Is cozy epic a genre?
At 178 pages, Noble Brown’s The White Arrow is not a particularly long book, but it is crammed with as much actual content as most thicker volumes. The action kicks off with the assassination of a king as the poor old monarch struggles to survive the siege of his city. As readers, we know that the hit on the monarch was also a frame up meant to throw the defensive alliance into disarray. That alliance was made possible by the sudden awol status of the dead king’s daughter, whose running away threw the line of succession into doubt and thus opened the door for a would-be Dark Lord to make his power play.
And here we have to pause to set the stage. This fairly standard medieval fantasy tale takes place in a fractious region filled with minor kings constantly jostling for position. A powerful central Church distracted by an on-going Holy War way over there leaves the whole place vulnerable to the machinations of the Dark Lord and his hunt for a few powerful artifacts of lost magic. Using them, he steamrolls a few minor kingdoms in a way that leaves the whole continent uncertain as to his next move. It is a world filled with Dark Woods, hermitic wizards, and buried treasures best left undisturbed. The Church collects gifted warriors and trains them up as Crusaders, and that capitalization is important because it signifies them as something more divinely powered than a mere man with a pointy stick. The titular White Arrows operate as a sort of independent MI6, secret agents who serve secretive masters and generally add more confusion to the mix.
Fairly boiler plate stuff so far, but Brown uses this backdrop to tell the tales of a large cast of characters.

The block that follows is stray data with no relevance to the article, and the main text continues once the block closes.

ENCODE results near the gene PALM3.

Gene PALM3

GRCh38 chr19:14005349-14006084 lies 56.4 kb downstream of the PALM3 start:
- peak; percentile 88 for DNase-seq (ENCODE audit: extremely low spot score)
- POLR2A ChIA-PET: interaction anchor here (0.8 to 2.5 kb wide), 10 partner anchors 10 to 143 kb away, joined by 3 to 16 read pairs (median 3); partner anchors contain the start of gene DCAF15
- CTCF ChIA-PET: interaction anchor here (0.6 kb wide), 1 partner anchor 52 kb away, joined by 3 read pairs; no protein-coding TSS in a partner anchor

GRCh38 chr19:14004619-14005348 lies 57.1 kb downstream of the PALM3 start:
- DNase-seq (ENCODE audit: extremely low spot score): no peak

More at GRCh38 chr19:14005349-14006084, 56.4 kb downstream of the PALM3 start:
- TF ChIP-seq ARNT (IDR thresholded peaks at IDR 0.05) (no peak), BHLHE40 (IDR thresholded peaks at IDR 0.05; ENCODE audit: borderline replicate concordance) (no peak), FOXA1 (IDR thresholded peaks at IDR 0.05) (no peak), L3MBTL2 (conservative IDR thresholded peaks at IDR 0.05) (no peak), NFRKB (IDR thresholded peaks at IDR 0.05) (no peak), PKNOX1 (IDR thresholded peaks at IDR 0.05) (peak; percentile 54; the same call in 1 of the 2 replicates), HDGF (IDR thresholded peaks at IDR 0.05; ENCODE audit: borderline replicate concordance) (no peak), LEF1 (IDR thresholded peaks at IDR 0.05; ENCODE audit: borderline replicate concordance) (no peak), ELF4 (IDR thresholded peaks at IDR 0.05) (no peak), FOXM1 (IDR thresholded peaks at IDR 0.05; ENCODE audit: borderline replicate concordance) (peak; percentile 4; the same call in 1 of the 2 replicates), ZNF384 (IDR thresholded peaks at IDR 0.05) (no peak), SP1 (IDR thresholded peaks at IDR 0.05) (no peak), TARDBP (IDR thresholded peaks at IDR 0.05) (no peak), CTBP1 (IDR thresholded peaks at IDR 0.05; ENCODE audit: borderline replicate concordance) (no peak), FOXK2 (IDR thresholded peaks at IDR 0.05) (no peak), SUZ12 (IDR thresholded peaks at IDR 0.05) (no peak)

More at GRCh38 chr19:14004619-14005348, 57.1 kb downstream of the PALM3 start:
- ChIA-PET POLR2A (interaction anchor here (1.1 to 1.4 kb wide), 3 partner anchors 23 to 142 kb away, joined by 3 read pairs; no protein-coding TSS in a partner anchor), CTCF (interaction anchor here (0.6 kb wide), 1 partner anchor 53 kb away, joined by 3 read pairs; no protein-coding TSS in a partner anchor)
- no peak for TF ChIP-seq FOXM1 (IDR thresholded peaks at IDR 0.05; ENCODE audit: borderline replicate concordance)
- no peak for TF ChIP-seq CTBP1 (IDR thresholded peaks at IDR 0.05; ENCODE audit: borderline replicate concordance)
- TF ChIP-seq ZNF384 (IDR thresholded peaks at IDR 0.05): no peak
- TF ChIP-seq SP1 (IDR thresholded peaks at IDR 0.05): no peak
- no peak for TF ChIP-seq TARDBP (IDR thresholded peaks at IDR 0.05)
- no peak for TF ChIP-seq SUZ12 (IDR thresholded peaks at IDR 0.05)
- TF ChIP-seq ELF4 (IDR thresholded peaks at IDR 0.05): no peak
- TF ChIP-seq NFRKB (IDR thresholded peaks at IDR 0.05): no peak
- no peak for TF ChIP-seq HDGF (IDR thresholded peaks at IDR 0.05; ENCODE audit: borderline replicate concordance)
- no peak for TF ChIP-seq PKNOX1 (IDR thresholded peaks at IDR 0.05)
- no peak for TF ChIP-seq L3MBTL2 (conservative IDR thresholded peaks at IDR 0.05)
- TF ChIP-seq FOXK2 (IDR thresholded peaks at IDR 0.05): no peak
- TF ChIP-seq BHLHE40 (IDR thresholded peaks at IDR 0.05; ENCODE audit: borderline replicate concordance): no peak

You’ve got the titular White Arrow, who must fight for redemption. You’ve got the surviving Queen, smuggled out of the city as it falls and hustled all over the map by men eager to use her for their own purposes. You’ve got the missing Princess who has no interest in being found, even if that means inspiring several combatants to drop out and ending the war. You’ve got the Dark Lord and his powerful assassin. You’ve got pirate lords, and random shlubs who pop up as sudden wild cards to shift the action in unexpected directions. You’ve got badass girl thieves who prove to be considerably less badass than they thought. It’s a lot of points of view to keep track of, but given how readily many of them meet grisly ends, it never feels too overwhelming. The White Arrow isn’t the story of any one of them, it’s the story of all of them.
It’s a lot to take in, but Noble Brown manages to juggle all the politics and all of the points of view like a master. He doesn’t waste much time with pointless descriptive passages, instead preferring to focus on the conflicts and the internal motivations of the wide cast. The result is a tightly paced epic that delivers the goods.
The work is marred somewhat by a blasé approach to magic. The gritty politics and fully realized world turns into the bland sort of predictability of a D&D licensed novel. Magic has costs in the world of the White Arrow, and Mr. Brown introduces magic slowly enough to keep it mysterious in the early going. By the end of the book, clerics toss columns of fire around and necromancers fling zombies at city walls with a reckless abandon. The nonchalant way that characters accept these earth-shaking changes drains the events of the wonder and tension that they might have exhibited with a slower lead-up.
For some readers, the casual use of magic might be a feature. We all know what the score is with magic in boiler-plate fantasy works. We don’t really need a full-blown System Of Magic, and refusing to turn magic into just another branch of science fits with the compact nature of the tale. Brown doesn’t have time for that literary faffing about. He’s too busy just setting up an impressive chessboard and flinging pawns around until the heavy hitters can start knocking each other off the board.
And that approach is a definite feature of this work. It harkens back to the best of the genre, when authors could get in and get out and leave the reader with a satisfied feeling of a tale well told without pretensions of grandeur. Poul Anderson could do it. GRR Martin cannot. Nobel Brown stands in a camp with the former rather than the latter. The White Arrow is impressive in its own way – as a lean and mean epic fantasy packed into a book that can still fit in your back pocket.